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July 30, 2010

Veritas Caput

Filed under: 150 Best Minnesota Books — Pat Coleman @ 9:20 am

Down the Great River

I only know of one book on our list that was so controversial it required the intervention of the Minnesota Historical Society. It was…

Willard Glazier. Down the Great River: Embracing an Account of the Discovery of the True Source of the Mississippi… Philadelphia: 1887.

Civil War Captain, Willard Glazier, mounted an expedition to the source of the Mississippi in 1881 and claimed to have discovered a lake beyond Lake Itasca that was the true source of the river. He named the new veritas caput “Lake Glazier.” The author and his expedition then continued their journey down the Mississippi stopping to tout Glazier’s discovery at towns along the way.

Glazier’s book Down the Great River was published in 1887 and reprinted in 1888, ’89, ’91, and ’93. Each edition grew as the author added testimonials backing his claim. These came from authorities like the Ex-Mayor of Brainerd, the Postmaster at Leech Lake, and various clergymen.

Down the Great River Title PageThe controversy became a significant economic issue when a textbook publisher endorsed Glazier’s claim. Another textbook company, not wanting the expense of reprinting their geography, mounted yet another expedition which concluded that Glazier’s lake was in fact “Elk Lake” and had been known since 1803. Nicollet had shown it as an extension of Itasca on his 1836 map.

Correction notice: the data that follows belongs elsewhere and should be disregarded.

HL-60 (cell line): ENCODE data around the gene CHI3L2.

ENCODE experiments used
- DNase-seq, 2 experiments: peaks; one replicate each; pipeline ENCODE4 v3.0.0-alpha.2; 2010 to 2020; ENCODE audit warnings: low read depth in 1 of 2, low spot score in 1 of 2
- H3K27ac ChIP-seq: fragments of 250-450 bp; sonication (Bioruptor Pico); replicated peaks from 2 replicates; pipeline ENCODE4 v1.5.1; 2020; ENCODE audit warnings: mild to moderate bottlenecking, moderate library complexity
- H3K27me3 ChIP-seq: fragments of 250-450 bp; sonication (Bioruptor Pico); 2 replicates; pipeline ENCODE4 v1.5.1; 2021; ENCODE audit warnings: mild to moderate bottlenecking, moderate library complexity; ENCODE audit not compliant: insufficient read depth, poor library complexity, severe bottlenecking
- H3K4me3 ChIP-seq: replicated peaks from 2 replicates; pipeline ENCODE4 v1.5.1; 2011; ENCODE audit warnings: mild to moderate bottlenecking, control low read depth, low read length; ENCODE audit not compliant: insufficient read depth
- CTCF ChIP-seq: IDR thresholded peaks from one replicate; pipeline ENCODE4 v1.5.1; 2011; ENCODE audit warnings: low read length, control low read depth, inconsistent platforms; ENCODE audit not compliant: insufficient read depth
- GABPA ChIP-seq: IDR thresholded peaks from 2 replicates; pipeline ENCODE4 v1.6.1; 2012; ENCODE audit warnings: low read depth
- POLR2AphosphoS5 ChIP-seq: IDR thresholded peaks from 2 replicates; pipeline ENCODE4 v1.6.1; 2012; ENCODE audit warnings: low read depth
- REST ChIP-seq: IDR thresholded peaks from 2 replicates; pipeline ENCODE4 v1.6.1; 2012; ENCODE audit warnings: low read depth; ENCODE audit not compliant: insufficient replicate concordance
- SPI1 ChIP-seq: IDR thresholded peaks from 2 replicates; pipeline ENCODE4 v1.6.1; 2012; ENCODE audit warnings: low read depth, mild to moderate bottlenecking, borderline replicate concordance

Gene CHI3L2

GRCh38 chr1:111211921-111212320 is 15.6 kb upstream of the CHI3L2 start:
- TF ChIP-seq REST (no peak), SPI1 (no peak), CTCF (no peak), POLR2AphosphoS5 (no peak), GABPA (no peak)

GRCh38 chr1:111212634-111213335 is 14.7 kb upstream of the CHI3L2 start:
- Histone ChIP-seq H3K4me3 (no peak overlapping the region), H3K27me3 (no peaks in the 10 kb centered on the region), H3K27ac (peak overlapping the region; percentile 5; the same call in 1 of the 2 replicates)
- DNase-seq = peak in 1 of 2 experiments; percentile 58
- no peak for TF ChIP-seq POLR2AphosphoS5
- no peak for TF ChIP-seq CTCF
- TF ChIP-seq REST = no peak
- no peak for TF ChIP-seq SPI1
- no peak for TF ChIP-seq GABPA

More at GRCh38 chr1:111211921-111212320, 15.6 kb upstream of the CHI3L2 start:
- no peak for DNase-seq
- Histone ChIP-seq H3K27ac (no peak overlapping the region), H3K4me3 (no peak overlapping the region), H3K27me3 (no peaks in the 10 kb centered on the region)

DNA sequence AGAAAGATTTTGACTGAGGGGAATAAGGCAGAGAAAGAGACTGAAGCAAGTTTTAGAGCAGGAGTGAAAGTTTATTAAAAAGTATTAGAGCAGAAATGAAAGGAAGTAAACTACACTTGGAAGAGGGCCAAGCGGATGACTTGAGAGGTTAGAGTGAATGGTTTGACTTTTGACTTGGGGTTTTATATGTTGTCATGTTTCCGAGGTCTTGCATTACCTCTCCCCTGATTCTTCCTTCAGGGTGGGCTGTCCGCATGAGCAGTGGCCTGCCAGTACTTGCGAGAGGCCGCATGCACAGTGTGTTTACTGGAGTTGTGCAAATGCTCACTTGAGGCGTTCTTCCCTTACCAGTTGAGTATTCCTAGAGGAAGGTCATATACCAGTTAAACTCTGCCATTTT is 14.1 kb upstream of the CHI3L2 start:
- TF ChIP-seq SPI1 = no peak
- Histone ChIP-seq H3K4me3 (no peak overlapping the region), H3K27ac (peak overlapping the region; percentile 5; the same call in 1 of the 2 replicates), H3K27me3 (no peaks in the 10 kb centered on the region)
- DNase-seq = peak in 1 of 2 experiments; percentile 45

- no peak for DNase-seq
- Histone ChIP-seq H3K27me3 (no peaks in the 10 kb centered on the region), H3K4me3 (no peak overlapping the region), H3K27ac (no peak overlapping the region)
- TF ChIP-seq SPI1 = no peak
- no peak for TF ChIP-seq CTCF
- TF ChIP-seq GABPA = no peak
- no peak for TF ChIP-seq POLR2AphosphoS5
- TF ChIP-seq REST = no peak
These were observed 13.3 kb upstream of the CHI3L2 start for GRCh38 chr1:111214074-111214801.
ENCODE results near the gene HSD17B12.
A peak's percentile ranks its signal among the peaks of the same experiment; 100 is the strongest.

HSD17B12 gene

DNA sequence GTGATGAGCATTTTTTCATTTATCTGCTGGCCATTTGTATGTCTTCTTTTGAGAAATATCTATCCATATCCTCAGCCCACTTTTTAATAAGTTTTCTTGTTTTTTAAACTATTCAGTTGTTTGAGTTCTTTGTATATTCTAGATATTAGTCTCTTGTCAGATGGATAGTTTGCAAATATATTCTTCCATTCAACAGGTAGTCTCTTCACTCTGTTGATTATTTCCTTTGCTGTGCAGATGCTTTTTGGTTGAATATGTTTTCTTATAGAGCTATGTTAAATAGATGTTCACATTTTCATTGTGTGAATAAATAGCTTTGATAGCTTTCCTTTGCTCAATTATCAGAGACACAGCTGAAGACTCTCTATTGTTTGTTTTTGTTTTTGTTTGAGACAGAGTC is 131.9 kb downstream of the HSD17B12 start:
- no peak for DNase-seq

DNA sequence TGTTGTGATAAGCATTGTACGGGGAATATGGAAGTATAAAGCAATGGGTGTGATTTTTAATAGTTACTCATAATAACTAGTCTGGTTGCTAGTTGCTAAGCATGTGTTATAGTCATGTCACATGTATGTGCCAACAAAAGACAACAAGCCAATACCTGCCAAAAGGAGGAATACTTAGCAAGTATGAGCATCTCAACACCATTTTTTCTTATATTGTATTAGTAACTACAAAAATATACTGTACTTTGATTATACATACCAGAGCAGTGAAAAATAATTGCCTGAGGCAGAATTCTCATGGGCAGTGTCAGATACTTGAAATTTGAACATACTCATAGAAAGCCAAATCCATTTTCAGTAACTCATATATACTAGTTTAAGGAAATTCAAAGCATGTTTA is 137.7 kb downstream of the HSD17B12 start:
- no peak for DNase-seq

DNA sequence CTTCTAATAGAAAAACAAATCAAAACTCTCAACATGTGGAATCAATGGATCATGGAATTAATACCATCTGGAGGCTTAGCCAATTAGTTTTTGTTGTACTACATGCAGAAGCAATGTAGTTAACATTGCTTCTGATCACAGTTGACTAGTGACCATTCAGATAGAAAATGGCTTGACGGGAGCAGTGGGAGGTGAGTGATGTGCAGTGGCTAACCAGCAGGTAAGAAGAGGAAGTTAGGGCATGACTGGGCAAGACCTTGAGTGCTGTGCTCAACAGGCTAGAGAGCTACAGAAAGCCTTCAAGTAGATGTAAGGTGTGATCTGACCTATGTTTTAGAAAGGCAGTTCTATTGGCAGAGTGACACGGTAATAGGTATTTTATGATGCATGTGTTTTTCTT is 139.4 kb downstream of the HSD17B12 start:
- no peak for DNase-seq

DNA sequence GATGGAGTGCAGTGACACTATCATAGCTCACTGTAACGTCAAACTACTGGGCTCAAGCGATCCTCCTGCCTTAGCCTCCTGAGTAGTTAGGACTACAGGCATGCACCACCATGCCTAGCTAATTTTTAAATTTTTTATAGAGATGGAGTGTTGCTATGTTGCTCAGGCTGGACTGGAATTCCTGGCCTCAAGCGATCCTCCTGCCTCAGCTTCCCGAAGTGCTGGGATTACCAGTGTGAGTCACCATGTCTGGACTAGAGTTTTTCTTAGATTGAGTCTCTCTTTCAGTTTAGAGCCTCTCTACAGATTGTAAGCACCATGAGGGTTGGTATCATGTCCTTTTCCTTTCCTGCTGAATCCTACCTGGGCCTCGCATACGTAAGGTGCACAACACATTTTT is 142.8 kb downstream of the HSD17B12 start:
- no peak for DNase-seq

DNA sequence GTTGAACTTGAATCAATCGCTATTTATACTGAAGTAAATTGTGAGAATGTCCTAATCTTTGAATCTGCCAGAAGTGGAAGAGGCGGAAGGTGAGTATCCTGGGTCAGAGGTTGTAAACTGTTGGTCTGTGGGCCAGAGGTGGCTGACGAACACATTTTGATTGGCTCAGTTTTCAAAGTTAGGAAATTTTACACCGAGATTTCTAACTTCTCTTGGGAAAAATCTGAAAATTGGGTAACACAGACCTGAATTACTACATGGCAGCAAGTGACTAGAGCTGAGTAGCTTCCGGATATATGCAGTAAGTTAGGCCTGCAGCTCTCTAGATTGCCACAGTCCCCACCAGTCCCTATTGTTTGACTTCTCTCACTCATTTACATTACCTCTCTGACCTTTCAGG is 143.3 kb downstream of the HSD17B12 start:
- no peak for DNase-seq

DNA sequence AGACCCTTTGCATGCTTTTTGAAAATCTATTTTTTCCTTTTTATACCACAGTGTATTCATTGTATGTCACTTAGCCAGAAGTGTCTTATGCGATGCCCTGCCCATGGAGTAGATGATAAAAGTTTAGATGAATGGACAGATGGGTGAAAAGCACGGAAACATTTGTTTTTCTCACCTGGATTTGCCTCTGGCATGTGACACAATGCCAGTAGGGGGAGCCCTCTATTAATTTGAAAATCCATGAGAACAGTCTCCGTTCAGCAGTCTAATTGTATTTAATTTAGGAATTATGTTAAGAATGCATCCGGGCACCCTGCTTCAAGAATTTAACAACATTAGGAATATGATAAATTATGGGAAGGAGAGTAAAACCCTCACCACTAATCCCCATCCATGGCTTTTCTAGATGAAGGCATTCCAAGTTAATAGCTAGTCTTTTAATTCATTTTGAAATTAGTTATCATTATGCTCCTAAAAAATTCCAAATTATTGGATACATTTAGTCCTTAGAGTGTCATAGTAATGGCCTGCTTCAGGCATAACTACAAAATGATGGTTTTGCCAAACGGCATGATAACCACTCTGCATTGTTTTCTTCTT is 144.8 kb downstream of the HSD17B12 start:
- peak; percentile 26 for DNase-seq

The Minnesota Historical Society asked the State Legislature to prohibit textbooks from mentioning Willard Glazier’s claim. Legendary politician Ignatius Donnelly successfully shepherded that bill into law. Not satisfied to let the issue die there the MHS hired J. V. Brower to survey and report on the headwaters. Glazier also returned in 1891 to press his lost cause.

The book is a fun read and was lavishly illustrated and beautifully produced in gold embossed decorative bindings of various colors. Collect them all.

Patrick Coleman with two edition of Down the Great River

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6 Responses to “Veritas Caput”

  1. Karen Majewicz Says:

    Aha! Mystery solved! Thank you for this great blog. It is quite informative-

    I’ve been working on the online maps project for MHS and very recently put up J.V. Brower’s hydrographic map. It includes a letter from Governor Merriam asking Brower to refute the “reputed discovery” from a “citizen of the State of New York,” and I wasn’t sure who they meant.

    But when I saw this blog, I looked up Glazier’s map, and sure enough, it shows the Mississippi ending at a lake labeled “Lake Glazier.”

    If readers would like to preview the maps, they are here:
    Glazier’s map:

    Brower’s map:

    I definitely want to read this book now. What an intriguing story! And to think that MHS commissioned a survey like this!

    Patrick Coleman reply on October 13th, 2010:

    You are welcome Karen. But you didn’t have to wait for this serendipitous blog post. You could have simply walked into my office and asked me. Next time…

  2. Jana Armstead Says:

    Very Cool find. Thank you for sharing the historical accounts.

    Patrick Coleman reply on August 13th, 2010:

    Thanks Jana. Here is a photo I was looking for but couldn’t find on my disorganized computer when I posted this blog. enjoy!

  3. Patrick Coleman Says:


  4. George Habermann Says:

    Are you the Pat Coleman who attended St. Joseph So San in San Antonio Texas in the lat 50’s? If so, Hi. If not, sorry to bother you.

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